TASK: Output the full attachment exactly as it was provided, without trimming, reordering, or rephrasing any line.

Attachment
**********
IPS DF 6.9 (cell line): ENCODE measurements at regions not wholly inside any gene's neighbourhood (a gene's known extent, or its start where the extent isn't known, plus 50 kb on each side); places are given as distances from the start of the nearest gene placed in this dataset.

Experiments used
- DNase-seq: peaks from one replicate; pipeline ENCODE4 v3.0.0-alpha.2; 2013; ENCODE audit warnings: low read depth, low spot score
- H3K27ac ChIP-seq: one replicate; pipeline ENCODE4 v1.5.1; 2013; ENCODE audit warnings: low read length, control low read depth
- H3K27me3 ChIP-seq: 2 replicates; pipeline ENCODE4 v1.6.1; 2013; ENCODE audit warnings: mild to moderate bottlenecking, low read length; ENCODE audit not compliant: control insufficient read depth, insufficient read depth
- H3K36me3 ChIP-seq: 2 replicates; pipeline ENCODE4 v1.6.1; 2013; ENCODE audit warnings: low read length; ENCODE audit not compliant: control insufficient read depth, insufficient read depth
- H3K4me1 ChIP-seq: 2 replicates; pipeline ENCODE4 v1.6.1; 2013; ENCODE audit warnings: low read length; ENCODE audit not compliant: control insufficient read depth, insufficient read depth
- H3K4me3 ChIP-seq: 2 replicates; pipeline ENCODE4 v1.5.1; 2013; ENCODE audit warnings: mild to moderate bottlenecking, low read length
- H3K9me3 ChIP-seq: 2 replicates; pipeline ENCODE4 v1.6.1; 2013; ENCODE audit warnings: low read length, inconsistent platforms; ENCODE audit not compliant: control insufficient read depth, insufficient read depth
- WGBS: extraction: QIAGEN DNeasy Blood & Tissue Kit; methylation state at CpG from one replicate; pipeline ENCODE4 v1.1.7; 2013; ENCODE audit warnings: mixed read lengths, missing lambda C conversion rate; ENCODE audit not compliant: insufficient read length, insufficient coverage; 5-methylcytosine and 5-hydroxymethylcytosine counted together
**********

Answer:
IPS DF 6.9 (cell line): ENCODE measurements at regions not wholly inside any gene's neighbourhood (a gene's known extent, or its start where the extent isn't known, plus 50 kb on each side); places are given as distances from the start of the nearest gene placed in this dataset.

Experiments used
- DNase-seq: peaks from one replicate; pipeline ENCODE4 v3.0.0-alpha.2; 2013; ENCODE audit warnings: low read depth, low spot score
- H3K27ac ChIP-seq: one replicate; pipeline ENCODE4 v1.5.1; 2013; ENCODE audit warnings: low read length, control low read depth
- H3K27me3 ChIP-seq: 2 replicates; pipeline ENCODE4 v1.6.1; 2013; ENCODE audit warnings: mild to moderate bottlenecking, low read length; ENCODE audit not compliant: control insufficient read depth, insufficient read depth
- H3K36me3 ChIP-seq: 2 replicates; pipeline ENCODE4 v1.6.1; 2013; ENCODE audit warnings: low read length; ENCODE audit not compliant: control insufficient read depth, insufficient read depth
- H3K4me1 ChIP-seq: 2 replicates; pipeline ENCODE4 v1.6.1; 2013; ENCODE audit warnings: low read length; ENCODE audit not compliant: control insufficient read depth, insufficient read depth
- H3K4me3 ChIP-seq: 2 replicates; pipeline ENCODE4 v1.5.1; 2013; ENCODE audit warnings: mild to moderate bottlenecking, low read length
- H3K9me3 ChIP-seq: 2 replicates; pipeline ENCODE4 v1.6.1; 2013; ENCODE audit warnings: low read length, inconsistent platforms; ENCODE audit not compliant: control insufficient read depth, insufficient read depth
- WGBS: extraction: QIAGEN DNeasy Blood & Tissue Kit; methylation state at CpG from one replicate; pipeline ENCODE4 v1.1.7; 2013; ENCODE audit warnings: mixed read lengths, missing lambda C conversion rate; ENCODE audit not compliant: insufficient read length, insufficient coverage; 5-methylcytosine and 5-hydroxymethylcytosine counted together